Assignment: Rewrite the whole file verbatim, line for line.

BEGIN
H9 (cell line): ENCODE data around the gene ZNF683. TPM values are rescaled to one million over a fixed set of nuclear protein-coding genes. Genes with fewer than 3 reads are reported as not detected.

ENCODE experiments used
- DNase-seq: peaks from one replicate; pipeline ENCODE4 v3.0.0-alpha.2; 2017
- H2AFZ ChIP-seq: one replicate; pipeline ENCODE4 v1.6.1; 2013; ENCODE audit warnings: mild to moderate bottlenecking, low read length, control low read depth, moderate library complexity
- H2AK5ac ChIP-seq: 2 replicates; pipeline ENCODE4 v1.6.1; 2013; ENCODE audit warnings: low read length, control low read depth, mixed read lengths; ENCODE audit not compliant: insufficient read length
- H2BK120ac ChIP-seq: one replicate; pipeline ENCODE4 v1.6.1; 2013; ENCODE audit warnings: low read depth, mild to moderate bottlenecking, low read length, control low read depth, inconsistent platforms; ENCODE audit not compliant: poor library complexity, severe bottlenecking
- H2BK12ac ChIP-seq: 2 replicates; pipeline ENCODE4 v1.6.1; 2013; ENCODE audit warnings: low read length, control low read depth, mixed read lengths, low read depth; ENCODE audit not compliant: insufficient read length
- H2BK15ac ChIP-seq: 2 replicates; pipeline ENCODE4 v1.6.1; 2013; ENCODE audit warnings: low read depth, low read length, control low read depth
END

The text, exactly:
H9 (cell line): ENCODE data around the gene ZNF683. TPM values are rescaled to one million over a fixed set of nuclear protein-coding genes. Genes with fewer than 3 reads are reported as not detected.

ENCODE experiments used
- DNase-seq: peaks from one replicate; pipeline ENCODE4 v3.0.0-alpha.2; 2017
- H2AFZ ChIP-seq: one replicate; pipeline ENCODE4 v1.6.1; 2013; ENCODE audit warnings: mild to moderate bottlenecking, low read length, control low read depth, moderate library complexity
- H2AK5ac ChIP-seq: 2 replicates; pipeline ENCODE4 v1.6.1; 2013; ENCODE audit warnings: low read length, control low read depth, mixed read lengths; ENCODE audit not compliant: insufficient read length
- H2BK120ac ChIP-seq: one replicate; pipeline ENCODE4 v1.6.1; 2013; ENCODE audit warnings: low read depth, mild to moderate bottlenecking, low read length, control low read depth, inconsistent platforms; ENCODE audit not compliant: poor library complexity, severe bottlenecking
- H2BK12ac ChIP-seq: 2 replicates; pipeline ENCODE4 v1.6.1; 2013; ENCODE audit warnings: low read length, control low read depth, mixed read lengths, low read depth; ENCODE audit not compliant: insufficient read length
- H2BK15ac ChIP-seq: 2 replicates; pipeline ENCODE4 v1.6.1; 2013; ENCODE audit warnings: low read depth, low read length, control low read depth